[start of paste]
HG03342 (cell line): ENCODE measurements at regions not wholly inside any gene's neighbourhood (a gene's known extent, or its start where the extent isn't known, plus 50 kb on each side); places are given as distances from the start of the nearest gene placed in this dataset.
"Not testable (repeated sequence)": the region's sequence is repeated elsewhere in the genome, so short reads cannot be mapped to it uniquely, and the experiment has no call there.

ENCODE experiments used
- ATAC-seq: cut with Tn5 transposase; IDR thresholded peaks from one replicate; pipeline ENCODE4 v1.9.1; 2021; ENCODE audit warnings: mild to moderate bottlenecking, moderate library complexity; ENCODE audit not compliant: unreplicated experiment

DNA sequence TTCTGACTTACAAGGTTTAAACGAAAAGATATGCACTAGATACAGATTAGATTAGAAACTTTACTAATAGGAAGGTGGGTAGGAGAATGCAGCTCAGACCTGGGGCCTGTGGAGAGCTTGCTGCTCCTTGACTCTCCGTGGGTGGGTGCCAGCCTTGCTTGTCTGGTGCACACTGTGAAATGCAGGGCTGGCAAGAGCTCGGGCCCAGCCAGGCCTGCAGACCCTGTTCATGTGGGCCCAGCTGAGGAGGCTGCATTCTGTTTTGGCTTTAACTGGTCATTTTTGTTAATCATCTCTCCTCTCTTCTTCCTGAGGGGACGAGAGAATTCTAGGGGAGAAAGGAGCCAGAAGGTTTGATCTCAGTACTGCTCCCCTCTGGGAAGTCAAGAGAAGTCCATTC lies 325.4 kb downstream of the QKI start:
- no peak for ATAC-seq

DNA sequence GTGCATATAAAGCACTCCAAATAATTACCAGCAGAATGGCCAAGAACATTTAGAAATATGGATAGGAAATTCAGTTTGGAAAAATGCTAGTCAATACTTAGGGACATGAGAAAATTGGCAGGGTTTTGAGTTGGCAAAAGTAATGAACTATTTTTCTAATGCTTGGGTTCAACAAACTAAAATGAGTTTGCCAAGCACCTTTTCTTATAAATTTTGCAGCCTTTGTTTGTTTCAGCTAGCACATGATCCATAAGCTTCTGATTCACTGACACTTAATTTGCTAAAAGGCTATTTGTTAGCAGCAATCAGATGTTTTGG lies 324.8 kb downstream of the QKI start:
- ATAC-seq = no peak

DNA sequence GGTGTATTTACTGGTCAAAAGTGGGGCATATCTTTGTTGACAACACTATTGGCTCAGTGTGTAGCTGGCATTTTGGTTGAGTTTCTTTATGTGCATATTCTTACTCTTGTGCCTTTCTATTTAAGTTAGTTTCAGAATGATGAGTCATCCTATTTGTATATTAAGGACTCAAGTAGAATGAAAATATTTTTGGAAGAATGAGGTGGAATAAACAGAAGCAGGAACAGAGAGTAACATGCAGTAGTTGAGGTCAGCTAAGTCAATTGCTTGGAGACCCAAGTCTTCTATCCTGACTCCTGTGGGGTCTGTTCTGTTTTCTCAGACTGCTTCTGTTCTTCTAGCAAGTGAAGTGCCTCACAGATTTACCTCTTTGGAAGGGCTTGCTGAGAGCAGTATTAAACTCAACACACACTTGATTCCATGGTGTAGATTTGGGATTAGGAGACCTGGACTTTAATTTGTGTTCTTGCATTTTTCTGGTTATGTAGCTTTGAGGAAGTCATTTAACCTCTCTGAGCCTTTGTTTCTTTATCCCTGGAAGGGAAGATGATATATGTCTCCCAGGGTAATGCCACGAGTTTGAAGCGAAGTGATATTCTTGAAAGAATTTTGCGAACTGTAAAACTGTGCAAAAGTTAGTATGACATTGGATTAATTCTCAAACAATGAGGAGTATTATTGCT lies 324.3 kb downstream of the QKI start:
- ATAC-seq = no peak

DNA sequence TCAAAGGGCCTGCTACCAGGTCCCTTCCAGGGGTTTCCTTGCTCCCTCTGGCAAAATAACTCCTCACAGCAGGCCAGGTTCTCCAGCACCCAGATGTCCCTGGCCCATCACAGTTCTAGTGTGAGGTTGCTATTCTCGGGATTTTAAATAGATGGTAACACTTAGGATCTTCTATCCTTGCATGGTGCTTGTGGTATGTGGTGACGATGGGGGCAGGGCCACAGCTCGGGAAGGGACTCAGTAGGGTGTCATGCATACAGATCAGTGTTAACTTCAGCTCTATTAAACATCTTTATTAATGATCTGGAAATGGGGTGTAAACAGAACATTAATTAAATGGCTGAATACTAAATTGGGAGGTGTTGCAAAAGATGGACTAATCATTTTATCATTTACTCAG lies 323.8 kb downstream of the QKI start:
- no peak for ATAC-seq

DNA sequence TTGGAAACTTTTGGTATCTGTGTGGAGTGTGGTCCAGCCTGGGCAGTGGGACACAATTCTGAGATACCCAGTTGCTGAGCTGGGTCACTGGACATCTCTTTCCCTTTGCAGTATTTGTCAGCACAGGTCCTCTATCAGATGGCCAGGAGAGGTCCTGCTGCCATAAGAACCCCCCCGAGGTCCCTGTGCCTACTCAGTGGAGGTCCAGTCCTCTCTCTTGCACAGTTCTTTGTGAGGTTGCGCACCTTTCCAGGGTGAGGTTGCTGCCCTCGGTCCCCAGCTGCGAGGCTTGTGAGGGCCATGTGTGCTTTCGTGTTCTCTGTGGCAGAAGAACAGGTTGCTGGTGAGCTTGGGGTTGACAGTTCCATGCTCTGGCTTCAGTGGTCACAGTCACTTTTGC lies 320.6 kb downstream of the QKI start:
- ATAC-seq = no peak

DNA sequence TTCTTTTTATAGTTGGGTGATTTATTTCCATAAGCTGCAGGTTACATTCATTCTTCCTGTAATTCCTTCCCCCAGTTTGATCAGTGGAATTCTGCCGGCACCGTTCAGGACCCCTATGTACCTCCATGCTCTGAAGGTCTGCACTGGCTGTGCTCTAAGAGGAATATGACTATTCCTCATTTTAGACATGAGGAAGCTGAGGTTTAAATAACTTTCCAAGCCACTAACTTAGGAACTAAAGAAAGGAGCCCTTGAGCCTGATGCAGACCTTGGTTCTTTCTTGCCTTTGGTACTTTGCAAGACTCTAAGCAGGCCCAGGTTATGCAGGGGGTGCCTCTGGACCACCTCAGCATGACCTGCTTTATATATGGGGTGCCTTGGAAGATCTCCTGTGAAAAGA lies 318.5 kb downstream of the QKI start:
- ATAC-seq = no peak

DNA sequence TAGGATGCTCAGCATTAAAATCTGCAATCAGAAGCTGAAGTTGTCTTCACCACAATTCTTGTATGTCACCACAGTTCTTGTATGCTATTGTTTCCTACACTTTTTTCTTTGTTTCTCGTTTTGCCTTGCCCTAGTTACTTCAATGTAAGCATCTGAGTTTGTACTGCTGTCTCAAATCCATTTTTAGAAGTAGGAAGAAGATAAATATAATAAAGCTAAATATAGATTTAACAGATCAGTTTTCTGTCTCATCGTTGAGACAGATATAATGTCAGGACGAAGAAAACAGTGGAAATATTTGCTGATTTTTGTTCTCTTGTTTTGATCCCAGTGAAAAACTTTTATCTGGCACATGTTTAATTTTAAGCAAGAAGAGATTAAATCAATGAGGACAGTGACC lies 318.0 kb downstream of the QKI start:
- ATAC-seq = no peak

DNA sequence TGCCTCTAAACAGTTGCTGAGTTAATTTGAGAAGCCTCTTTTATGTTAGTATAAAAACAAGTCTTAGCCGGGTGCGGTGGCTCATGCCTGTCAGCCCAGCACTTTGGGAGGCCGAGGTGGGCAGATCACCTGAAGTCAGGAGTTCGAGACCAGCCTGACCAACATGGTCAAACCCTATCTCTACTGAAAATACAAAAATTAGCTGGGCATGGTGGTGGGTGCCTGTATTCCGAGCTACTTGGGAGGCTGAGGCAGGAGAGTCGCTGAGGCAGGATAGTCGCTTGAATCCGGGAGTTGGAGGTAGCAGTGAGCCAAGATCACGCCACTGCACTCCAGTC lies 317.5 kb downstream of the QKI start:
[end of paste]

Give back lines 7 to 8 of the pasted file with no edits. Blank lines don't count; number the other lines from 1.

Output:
DNA sequence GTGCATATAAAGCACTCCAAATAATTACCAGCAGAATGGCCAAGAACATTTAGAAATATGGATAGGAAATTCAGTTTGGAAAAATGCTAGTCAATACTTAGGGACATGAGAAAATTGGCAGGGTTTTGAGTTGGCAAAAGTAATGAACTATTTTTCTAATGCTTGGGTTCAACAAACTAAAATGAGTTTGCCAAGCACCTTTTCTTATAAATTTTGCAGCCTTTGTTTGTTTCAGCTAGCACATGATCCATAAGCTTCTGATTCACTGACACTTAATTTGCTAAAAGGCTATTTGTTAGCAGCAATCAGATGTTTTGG lies 324.8 kb downstream of the QKI start:
- ATAC-seq = no peak